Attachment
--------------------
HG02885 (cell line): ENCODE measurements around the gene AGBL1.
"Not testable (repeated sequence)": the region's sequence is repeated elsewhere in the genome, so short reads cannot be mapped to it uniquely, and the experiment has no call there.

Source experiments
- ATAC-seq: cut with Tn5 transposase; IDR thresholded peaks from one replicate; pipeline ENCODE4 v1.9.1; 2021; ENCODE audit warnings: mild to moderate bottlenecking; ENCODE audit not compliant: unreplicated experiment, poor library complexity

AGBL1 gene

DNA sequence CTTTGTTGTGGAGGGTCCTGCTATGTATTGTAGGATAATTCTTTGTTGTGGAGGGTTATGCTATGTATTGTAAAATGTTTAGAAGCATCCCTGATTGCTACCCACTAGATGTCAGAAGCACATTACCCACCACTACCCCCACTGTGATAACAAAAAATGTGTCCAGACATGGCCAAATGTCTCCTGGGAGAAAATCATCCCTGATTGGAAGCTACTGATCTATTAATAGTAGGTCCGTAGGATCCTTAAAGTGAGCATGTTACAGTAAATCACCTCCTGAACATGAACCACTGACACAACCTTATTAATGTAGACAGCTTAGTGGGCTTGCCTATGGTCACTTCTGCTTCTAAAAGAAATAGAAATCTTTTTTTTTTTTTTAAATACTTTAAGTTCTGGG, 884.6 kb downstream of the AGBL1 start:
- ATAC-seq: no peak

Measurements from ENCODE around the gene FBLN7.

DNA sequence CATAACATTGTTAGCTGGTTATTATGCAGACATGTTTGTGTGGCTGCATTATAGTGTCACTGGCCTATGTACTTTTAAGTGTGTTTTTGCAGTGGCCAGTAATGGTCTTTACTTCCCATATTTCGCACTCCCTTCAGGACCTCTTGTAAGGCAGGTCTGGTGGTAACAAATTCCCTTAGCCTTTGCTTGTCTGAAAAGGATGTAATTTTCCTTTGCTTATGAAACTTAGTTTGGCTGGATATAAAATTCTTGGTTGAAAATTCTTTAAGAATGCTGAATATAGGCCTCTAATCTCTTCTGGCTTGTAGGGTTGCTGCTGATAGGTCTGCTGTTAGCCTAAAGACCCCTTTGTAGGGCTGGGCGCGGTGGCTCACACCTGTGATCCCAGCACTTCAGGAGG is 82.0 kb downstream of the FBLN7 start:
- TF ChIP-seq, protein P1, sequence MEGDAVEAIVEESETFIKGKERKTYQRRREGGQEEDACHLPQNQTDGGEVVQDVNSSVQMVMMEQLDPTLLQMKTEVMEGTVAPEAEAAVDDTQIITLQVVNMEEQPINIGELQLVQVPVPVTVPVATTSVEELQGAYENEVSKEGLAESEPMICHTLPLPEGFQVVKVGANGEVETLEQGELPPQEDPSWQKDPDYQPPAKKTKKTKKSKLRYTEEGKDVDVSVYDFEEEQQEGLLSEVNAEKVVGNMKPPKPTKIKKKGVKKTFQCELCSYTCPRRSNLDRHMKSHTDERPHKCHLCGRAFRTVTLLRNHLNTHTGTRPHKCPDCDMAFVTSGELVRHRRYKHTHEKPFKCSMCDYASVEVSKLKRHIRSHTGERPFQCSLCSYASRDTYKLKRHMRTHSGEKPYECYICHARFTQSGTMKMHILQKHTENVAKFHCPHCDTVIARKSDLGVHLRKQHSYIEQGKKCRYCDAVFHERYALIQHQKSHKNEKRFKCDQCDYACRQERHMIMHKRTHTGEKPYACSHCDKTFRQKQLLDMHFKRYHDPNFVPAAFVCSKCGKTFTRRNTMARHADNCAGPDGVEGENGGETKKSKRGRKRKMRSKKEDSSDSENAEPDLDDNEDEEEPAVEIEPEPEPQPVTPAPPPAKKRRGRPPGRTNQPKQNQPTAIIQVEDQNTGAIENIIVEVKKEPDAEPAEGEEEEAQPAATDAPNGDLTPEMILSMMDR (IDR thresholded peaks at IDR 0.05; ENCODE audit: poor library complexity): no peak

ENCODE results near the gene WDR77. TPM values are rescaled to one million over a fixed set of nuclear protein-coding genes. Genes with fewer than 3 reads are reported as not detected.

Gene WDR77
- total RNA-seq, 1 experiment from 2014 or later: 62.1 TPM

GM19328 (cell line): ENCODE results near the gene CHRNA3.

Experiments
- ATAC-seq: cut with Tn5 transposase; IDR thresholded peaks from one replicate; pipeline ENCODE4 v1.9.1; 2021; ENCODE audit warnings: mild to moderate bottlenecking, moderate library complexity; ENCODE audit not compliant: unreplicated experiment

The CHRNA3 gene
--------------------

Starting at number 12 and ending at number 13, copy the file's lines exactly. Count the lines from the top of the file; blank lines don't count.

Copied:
Gene WDR77
- total RNA-seq, 1 experiment from 2014 or later: 62.1 TPM